'In the summer of 1927 Alwyn secured a fortnight's engagement with the local band at Broadstairs, summoned as a replacement for a flautist who had been hired but left for a more lucrative assignment. The orchestra of ten performed in 'a rickety bandstand on the sea front doing our best to intone In a Monastery Garden in the teeth of what seemed a perpetual gale! It was a wet, depressing August, with rehearsals conducted by a Captain Waterhouse (a veteran of the Great War) in a soggy marquee, rehearsals often for concerts that were cancelled because of the dismal weather ... Coming down to breakfast one morning in the back-street boarding house where he lodged with some of his fellow bandsmen, Alwyn found two letters waiting for him. Opening the first, Alwyn was dismayed at what he read. Grieg's publisher wished for an immediate explanation of why Alwyn had infringed the composers copyright by arranging Grieg's Lyric Pieces for four flutes. Court action was mentioned as a possibility. These arrangements had been written for the London Flute Quartet, in complete innocence of any matters relating to copyright and its infringement, mechanical rights or performing rights, all things of which Alwyn was quite unaware. It was to Gordon Walker, the leader of the Quartet, that Alwyn turned for help, and Walker's tactful intervention calmed the situation. Because it was a sunny morning, Alwyn had to hurry to the bandstand for a concert, and it was only during an interval that he remembered to open the second letter. It was the offer of a contract as Third Flute and Piccolo in the London Symphony Orchestra for Septembers Three Choirs Festival at Hereford. [Adrian Wright The Innumerable Dance: The Life and Work of William Alwyn, Woodbridge: The Boydel Press p. 49.]
It does not seem, from the above, that Alwyn and the quartet were in too much hot water but Walker's ‘tactful intervention’ was apparently quite an heated affair. In his article in The Times newspaper [Friday, Feb 4, 1966] in a piece titled 'The Mysteries of Copyright' the music critic William Mann fleshed out more of the story:
‘In the current issue of Recording Rights Journal Mr. William Alwyn recalls the terrible episode which resulted, in 1927, from his arrangement for four flutes of Grieg's Lyric Pieces, a work which he had undertaken to enliven the repertory of the virtuoso London Flute Quartet and boost the reputation of a dead and perhaps underestimated composer. Grieg's music was still in copyright, and a row ensued, as a result of which the quartet's leader. Gordon Walker (a universally respected musician) reported: “I had to hand over your manuscript, and the publisher tore it up in front of my eyes, and then I was given the biggest dressing down I have ever received in my life." Mr. Alwyn would not have suffered if he had offered the London Flute Quartet an original composition of his own; altruism was his undoing (though 2LO, as the B.B.C. then was, might have been less willing to broadcast a work by a young and unknown composer).'
Now what of the record? Well it was not withdrawn as you might expect but continued on in the Columbia catalogue until at least 1935. Indeed it outlasted the other record of the London String Quartet in the listings! The Grieg recording was actually broadcast three times by the BBC in 1935 & 1936.
This puts me in a quandary. Grieg is out of copyright, well I do hope he is but one never knows these days, but Alwyn is still very much in copyright and will be so even when I'm dust. So if the arrangement was never copyrighted then maybe the only surviving artifact of the arrangement Grieg's Lyric Pieces is in the recording. Does this mean that Alwyn's musical executors or heirs can now transcribe the pieces from my posting and then ban everyone from hearing it again, me excluded of course as I still have my 78, for another 75 years.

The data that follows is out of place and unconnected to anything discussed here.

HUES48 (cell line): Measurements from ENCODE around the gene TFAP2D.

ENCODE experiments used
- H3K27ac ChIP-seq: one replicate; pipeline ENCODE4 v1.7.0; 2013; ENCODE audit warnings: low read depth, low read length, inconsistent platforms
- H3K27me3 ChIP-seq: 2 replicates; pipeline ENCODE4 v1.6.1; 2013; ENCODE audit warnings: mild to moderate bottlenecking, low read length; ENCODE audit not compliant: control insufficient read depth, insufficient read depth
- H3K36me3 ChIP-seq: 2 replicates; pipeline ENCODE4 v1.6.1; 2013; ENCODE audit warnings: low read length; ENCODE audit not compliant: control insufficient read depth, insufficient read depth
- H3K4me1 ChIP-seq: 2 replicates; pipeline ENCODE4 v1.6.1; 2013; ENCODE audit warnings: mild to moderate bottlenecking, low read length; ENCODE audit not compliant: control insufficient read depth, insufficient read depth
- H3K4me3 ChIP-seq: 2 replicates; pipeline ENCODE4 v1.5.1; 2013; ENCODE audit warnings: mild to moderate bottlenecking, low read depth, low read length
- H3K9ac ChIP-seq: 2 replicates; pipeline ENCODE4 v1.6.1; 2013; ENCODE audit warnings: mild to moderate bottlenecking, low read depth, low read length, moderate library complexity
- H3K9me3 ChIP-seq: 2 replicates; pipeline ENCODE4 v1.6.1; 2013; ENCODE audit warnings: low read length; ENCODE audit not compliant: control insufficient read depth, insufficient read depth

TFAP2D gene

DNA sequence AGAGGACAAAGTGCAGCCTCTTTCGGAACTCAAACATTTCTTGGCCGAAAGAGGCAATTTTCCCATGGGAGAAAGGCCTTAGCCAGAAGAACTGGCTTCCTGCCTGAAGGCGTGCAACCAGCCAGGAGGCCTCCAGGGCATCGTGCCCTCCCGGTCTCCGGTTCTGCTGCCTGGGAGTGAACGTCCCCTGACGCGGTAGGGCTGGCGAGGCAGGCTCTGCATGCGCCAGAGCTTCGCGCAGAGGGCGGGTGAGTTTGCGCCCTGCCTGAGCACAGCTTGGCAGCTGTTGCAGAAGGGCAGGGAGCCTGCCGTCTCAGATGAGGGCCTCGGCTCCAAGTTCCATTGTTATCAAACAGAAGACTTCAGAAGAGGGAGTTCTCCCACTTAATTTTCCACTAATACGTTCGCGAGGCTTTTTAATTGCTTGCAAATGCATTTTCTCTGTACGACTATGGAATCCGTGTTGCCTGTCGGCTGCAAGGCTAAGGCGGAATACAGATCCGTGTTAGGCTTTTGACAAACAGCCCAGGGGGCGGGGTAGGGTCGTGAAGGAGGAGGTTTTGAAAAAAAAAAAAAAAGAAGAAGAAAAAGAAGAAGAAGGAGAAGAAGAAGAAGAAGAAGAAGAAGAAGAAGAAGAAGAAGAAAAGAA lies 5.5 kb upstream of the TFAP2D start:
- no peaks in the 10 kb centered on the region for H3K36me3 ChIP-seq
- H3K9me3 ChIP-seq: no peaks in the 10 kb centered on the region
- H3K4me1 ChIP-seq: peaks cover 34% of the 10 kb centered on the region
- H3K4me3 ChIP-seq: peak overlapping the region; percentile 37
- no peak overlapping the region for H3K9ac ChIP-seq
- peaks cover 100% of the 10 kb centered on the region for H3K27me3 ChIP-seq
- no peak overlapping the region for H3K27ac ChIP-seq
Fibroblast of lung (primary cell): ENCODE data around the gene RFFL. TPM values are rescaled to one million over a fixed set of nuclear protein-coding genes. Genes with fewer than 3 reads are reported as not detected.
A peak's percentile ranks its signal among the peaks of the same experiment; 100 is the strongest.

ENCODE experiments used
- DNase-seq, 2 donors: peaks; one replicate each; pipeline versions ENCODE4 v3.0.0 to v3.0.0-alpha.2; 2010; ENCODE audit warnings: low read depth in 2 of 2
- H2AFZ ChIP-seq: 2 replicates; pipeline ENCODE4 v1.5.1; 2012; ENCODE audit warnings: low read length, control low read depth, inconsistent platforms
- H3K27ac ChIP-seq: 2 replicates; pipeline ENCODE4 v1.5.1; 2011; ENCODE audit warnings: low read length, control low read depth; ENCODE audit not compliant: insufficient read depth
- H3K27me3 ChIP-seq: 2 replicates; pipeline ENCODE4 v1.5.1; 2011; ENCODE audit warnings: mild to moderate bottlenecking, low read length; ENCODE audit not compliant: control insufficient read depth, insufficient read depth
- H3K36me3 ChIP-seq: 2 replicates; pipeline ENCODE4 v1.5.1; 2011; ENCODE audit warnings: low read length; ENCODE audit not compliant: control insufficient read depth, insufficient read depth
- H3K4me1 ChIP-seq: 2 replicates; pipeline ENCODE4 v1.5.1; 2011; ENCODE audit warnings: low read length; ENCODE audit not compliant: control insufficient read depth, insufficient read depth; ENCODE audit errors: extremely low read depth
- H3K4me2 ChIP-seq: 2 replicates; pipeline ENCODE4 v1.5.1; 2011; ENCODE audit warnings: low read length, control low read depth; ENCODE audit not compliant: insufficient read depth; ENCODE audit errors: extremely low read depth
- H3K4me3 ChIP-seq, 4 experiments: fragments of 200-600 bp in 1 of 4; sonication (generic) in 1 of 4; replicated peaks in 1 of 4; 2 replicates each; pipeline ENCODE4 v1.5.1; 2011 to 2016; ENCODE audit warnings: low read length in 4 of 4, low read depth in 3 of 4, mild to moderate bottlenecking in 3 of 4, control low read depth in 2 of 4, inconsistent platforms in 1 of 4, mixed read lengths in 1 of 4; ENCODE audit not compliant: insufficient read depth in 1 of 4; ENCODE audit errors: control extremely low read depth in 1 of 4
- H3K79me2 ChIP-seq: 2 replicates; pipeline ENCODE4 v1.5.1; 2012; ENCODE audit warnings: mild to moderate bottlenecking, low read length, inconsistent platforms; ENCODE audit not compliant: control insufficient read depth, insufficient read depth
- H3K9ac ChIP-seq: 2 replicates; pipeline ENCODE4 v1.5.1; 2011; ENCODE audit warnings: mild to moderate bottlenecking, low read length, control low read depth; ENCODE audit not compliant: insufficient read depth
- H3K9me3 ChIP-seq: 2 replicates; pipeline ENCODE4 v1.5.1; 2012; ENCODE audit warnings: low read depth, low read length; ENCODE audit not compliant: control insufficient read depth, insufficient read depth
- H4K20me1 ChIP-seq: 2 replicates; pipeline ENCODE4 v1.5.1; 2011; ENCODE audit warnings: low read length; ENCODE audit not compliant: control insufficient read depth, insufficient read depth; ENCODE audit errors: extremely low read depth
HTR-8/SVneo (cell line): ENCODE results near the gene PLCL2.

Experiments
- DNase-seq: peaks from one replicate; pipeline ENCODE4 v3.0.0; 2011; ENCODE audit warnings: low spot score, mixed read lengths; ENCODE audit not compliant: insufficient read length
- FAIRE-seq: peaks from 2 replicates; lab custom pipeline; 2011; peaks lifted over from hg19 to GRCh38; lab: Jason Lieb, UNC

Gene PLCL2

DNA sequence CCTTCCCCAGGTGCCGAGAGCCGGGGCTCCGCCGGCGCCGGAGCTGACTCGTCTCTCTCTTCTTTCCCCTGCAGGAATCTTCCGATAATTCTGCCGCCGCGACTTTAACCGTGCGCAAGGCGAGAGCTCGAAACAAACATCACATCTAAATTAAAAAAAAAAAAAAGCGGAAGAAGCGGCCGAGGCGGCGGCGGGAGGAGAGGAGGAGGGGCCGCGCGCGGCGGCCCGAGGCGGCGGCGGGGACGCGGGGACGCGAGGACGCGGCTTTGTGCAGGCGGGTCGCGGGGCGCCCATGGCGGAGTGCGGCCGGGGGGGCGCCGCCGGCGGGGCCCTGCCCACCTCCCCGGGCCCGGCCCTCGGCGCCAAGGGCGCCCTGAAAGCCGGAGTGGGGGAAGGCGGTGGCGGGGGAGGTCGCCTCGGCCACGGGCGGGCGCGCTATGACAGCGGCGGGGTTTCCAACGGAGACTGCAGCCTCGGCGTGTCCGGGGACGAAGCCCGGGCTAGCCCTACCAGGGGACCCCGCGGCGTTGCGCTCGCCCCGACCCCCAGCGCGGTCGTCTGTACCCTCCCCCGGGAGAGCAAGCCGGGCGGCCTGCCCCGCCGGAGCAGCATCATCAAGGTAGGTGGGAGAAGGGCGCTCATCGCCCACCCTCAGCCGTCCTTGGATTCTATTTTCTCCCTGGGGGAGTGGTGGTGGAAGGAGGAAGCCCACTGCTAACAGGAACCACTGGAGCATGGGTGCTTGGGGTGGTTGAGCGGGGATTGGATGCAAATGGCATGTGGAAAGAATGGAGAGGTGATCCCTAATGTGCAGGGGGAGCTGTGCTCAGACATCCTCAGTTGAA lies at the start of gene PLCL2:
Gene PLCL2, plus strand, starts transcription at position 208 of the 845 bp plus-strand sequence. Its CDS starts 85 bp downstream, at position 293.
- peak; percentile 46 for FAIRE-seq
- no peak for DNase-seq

So then, hear it while you can people.
The Flute Players
I have below given outlines biography of the players below all culled from Susan Nelson's formidable discography The Flute on Record, Scarecrow Press, 2006
Frank Almgill (1881-1966); studied flute with Staniland Hall and Edward de Jong. He was the principle flautist of the London Chamber Orchestra, second flautist and piccolist of the London Symphony Orchestra, and piccolist at Covent Garden. Beginning in 1923 he had an active broadcasting career as a member of the 'BBC Wireless Orchestra' and continued as second flautist when the BBC Symphony Orchestra was officially founded in 1930 (he left in 1945),. He was a member of the Kneale Kelley Quartet, sometimes known as the '2LO Instrumental Quartet.'
Robert Murchie (1884-1949) won a scholarship to London's Collage of Music in 1906 and studied flute there with W. Barrett, Early in his career, he was a remember of the 'Royal Victory Band. an ensemble that recorded for the British Victory label ca. 1912. Murchie performed as a member of the Queen's Hall orchestra, the London Symphony orchestra, and the Royal Philharmonic Society (ca. 1925-32). in addition he was a founding member of the London Wind Quintet, and the London Flute Quartet, he was principle flautist of the BBC Symphony orchestra from 1930-1938 and professor of flute at the Royal Collage of Music in London.
Charles Stainer (1885?-1947?) was born Carl Steiner changing his name to Charles Steiner at the Proms in 1898 [was he really born around 1885?} and on the outbreak of war in 1914 made a final name change. Studied flute with A.P. Vivian at the Royal College of Music in London and thereafter became a noted orchestral performer, soloist, and composer of flute solos. he was a member of the Royal Philharmonic Society and performed with the BBC Military band and the BBC Symphony Orchestra (130-1933). especially when an alto flute was called for. He taught at the Royal Academy of music between ca 1928 and 1945.
Gordon Walker (1885-1965) Walker was primarily self-taught and began his musical career in Edinburgh, Newcastle and Blackpool (ca, 1906-1911), after 1911 he went to London and played with various orchestras and opera companies, notably the British National Opera and the London Symphony Orchestra. He was principle flute of the Royal opera, Covent Garden (ca.1925-1929) and the London Symphony Orchestra (1926-1946), and he is also mentioned as a member of the Royal Albert Hall Orchestra and the Royal Philharmonic Society. In addition to playing in the London Flute Quartet, Walker formed the Cellini Trio of flute cello and piano and the Lyra Quartet of flute, violin, viola, and harp.
A wee note
And finally an apology: this is my first post for 2015, a terrible admission but I just ran out of steam and needed a kick from Grumpy's Classic Cave to get me out of my torpor.